The Dell buyout deal in nearing closure as CEO Michael Dell is believed to invest more of his personal wealth to take majority stake in the world’s third-largest personal computer maker, to make it private. Silver Lake Partners and Microsoft Corporation would become minority stakeholders in the company. Michael Dell is expected to shell out somewhere between $500 million to $1 billion (£315 million to £630 million) for the Dell buyout deal, apart from his 15.7% ownership stake in the company’s stock which is already expected to be part of the buyout.
The Dell buyout deal would mark the largest leveraged buyout since the global financial crisis. The Dell buyout deal will give Michael Dell more freedom to reshape his company in a dynamic market for personal computers and other information technology. Dell had been reporting falling profits and witnessed a global slump in personal computer sales, while cowering to rivals in the Asian markets. The final price that the consortium group would pay the Dell shareholders is not known yet. The Dell buyout consortium is believed to be working on last-minute details and the timetable could still slip, warned sources close to the deal.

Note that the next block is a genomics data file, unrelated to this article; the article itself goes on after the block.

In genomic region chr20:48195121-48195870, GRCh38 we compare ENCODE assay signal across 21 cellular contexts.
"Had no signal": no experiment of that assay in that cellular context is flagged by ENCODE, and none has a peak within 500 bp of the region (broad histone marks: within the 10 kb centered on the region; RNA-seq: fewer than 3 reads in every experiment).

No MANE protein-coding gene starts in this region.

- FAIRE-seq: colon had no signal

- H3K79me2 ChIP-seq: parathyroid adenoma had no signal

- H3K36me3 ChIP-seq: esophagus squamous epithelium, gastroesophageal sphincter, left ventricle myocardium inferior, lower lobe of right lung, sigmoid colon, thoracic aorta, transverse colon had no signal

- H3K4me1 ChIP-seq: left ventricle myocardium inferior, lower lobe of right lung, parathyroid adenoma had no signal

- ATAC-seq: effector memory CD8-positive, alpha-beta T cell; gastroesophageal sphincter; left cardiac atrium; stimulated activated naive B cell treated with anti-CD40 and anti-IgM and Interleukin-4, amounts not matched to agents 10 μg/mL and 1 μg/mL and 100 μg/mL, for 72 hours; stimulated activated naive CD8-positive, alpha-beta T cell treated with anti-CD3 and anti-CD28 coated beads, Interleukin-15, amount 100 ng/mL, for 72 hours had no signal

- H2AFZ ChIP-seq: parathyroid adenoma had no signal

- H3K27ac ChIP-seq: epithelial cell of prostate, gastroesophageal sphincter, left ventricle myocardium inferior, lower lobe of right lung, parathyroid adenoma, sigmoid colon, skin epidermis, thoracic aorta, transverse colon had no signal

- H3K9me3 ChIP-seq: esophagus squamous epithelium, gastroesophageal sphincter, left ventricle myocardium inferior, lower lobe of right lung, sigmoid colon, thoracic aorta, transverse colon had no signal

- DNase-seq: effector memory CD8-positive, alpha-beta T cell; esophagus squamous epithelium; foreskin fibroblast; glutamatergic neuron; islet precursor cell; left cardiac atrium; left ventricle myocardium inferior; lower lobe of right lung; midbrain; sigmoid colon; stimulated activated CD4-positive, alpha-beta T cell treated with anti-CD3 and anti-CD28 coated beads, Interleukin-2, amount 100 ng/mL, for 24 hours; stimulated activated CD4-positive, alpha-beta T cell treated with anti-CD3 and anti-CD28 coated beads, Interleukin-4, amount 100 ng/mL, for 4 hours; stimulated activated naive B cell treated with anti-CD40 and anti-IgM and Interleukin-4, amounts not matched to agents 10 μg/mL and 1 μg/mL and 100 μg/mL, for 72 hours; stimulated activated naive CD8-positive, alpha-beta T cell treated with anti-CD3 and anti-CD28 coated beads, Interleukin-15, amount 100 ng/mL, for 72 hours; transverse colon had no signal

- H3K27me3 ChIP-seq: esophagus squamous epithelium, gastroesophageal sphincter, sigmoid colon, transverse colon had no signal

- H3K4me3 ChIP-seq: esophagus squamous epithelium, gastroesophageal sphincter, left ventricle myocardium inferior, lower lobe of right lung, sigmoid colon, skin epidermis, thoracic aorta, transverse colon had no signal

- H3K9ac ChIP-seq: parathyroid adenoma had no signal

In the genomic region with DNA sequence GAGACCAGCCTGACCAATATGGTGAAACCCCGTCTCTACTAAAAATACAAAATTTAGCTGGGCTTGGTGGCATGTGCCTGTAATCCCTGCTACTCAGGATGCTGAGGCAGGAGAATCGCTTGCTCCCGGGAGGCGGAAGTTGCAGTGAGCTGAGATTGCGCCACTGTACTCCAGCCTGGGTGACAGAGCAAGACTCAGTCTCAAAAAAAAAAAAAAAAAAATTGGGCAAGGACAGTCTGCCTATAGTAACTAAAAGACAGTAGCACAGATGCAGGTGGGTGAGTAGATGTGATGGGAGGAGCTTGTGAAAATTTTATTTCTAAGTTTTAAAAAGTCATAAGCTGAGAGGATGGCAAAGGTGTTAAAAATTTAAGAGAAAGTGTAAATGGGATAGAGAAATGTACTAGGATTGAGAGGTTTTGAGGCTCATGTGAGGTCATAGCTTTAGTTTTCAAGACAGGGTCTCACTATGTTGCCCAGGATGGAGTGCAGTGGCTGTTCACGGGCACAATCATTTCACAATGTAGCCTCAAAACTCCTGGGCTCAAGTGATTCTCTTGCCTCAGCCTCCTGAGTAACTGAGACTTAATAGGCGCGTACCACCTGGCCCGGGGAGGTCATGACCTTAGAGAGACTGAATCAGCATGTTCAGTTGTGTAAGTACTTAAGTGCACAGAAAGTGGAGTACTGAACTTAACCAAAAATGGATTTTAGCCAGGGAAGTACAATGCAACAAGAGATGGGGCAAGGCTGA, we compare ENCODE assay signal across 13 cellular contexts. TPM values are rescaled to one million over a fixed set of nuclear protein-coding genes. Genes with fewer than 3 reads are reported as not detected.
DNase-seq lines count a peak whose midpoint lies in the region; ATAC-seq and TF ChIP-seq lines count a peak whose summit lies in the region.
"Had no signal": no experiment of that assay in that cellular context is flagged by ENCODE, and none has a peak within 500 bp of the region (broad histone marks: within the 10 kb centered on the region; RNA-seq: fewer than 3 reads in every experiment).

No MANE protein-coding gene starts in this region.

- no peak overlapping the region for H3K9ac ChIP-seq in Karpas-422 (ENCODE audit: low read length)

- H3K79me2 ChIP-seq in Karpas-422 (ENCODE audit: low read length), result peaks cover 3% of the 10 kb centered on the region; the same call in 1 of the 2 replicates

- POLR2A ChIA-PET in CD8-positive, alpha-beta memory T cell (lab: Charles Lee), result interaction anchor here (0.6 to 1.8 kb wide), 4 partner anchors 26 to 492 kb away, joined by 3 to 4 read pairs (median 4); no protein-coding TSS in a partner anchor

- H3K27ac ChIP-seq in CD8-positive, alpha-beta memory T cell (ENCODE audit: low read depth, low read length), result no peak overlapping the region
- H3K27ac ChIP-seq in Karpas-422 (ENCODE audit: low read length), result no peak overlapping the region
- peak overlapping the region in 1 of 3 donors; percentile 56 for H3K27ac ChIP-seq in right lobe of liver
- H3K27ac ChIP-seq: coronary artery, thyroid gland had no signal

Silver Lake Partners, the investment group, which held negotiations with Dell’s camp in New York yesterday, has secured up to $15 billion (£9.45 billion) of debt financing from four investment banks including Barclays, Bank of America Merrill Lynch, Credit Suisse and RBC Capital, said the sources. While Barclays is said to be advisor to Silver Lake in the transaction, JPMorgan Chase & Co is advising Dell.
Dell is ensuring that the buyout deal turns out to be the best one for its shareholders by forming a special committee of independent directors and has also hired Evercore Partners to assess the outcomes of the buyout deal in the best interest of Michael Dell as well as the Texas-based firm’s shareholders.